Busch Stadium – St Louis Cardinals
A Decade at the New Busch Stadium
Busch Stadium enters its 10th year of service in 2016 and will host one of the NHL’s top events, the Winter Classic on January 2, 2017. A trip for any event to the home of the St. Louis Cardinals brings complete satisfaction, no matter who you root for at the game.
New for 2016, 11 new LED HD video boards including one huge one in center field, all part of an $8M remodel spend. WiFi throughout the ballpark (beginning by end of May 2016) is part of things and a whole new slew of good food to try. Also, do not forget to enjoy the constantly improving experience at nearby Ballpark Village.
In recent years, the club has added features in the surrounding blocks and have committed to a constantly evolving menu, elevating the home of the St. Louis Cardinals to being the gold standard among sports experiences.
Food & Beverage 5
The Cardinals have long been committed to making the baseball experience affordable. You can still bring your own food and drink into the ballpark, with a few exceptions. Only soft-sided coolers no greater than 16 x 16 x 8 are allowed. No alcohol, cans or glass and your plastic bottles MUST NOT BE OPEN when you enter.
Outside vendors offer lower pricing on items. Consider the vendor along Broadway, across from Gate 1 on the east side of the ballpark. T-Dawgs Puppys is the best. Get the G&W bratwurst, a local supplier with incredibly good bratwursts! Great prices.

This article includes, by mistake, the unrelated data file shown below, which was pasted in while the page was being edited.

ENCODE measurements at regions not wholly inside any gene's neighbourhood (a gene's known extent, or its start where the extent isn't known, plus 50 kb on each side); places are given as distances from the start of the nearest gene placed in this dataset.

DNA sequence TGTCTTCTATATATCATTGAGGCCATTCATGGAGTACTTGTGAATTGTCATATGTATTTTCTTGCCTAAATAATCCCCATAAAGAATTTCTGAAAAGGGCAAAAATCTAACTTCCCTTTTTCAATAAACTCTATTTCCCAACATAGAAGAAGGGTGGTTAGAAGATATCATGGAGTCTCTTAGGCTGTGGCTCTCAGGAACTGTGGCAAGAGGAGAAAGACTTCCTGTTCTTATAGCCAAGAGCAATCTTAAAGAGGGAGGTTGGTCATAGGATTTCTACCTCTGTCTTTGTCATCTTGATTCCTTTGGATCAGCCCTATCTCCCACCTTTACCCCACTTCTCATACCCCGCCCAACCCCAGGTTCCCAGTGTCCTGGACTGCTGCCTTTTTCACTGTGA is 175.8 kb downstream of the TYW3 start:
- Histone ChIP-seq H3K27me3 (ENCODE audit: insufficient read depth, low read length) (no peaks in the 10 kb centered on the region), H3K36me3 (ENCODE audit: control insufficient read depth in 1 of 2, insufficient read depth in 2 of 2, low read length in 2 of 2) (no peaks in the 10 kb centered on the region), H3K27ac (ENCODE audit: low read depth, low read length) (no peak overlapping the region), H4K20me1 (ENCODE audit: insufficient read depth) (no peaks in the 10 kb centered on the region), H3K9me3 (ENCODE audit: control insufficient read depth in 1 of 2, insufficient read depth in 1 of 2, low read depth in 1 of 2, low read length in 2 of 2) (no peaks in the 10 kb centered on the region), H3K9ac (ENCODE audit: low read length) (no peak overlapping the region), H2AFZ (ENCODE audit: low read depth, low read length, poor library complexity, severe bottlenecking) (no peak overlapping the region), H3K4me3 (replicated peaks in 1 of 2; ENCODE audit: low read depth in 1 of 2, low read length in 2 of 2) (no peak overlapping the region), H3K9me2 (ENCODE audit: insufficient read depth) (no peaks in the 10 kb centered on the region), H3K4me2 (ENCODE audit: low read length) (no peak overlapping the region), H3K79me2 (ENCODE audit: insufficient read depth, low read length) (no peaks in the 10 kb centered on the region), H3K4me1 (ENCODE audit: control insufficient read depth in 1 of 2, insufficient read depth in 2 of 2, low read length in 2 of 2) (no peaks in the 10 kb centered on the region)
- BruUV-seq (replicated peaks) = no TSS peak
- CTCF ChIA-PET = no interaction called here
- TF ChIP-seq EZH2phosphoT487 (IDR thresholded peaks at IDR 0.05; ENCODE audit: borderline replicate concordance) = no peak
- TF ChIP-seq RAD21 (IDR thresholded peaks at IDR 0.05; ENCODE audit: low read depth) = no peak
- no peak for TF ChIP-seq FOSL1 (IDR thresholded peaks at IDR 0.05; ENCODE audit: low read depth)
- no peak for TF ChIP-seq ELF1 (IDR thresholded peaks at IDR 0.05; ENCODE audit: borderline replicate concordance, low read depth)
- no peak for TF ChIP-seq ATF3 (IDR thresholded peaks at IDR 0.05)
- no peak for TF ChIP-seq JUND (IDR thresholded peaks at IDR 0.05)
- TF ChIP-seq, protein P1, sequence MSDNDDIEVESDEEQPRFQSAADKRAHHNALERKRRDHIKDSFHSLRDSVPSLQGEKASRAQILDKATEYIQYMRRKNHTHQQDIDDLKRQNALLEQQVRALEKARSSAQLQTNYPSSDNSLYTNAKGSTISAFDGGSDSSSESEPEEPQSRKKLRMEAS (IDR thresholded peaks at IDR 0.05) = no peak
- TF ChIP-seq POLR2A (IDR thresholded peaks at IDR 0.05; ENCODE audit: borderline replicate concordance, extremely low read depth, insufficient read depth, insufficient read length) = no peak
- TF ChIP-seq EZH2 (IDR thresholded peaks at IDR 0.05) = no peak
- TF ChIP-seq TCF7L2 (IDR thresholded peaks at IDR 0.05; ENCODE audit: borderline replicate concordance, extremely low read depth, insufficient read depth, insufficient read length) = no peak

New for 2016 are Dingers Donuts (at section 145 and offered at 14 and 50 count at $6 & $14) with toppings (chocolate, powdered sugar, caramel, blueberry, vanilla), Berry Brownie Kabobs at section 145 ($6), a Meatball Cone at section 152 ($14), breaded cone, marinara, mozzarella and meatballs.
Also new is a Grab ‘N’ Go concept provided for ease in check-out. It is located behind home plate and to the right of the third base entrance where Build-A-Bear used to be (now since relocated to Center field in Ford Plaza).
As for the items most commonly found at MLB baseball stadiums, a 16 oz. bottle of beer is $9.25, a jumbo hot dog basket which includes chips and a soda is $11.75, a 20 oz. bottled soda is $6, bottled water is $5.25, bag of peanuts is $4.75.
In a creative way to drive additional sales, most hot dogs and similar items are shown as part of a package which includes chips or fries, plus a drink. Hot dogs can be purchased separately. Just subtract $2.55 from each of these packages to get the hot dog-only price.
On the day you come to Busch Stadium, wear red and get caught up in Cardinal Nation, taking it in like a hometown fan. Home plate is in the southwest corner; the batter looks northeast. The right field line runs east; left field line runs north, important as you consider sun exposure during the game.
Field dimensions are almost symmetrical with 336 feet to left, 375 to left center, 400 to center, 375 to right center and 335 to right. There is some space in the infield foul territory, but the space narrows as the seating area meets the foul poles just 30 feet shy of the outfield wall.
Airflow is good. For afternoon games, the sun comes up the right field wall, just a bit south of the structure. Consider a ticket in the rear sections to stay out of the sun. The rear-most ten rows of each upper section are covered by overhead awning.You can get a ticket in the upper level near the foul poles for just $5 for many games.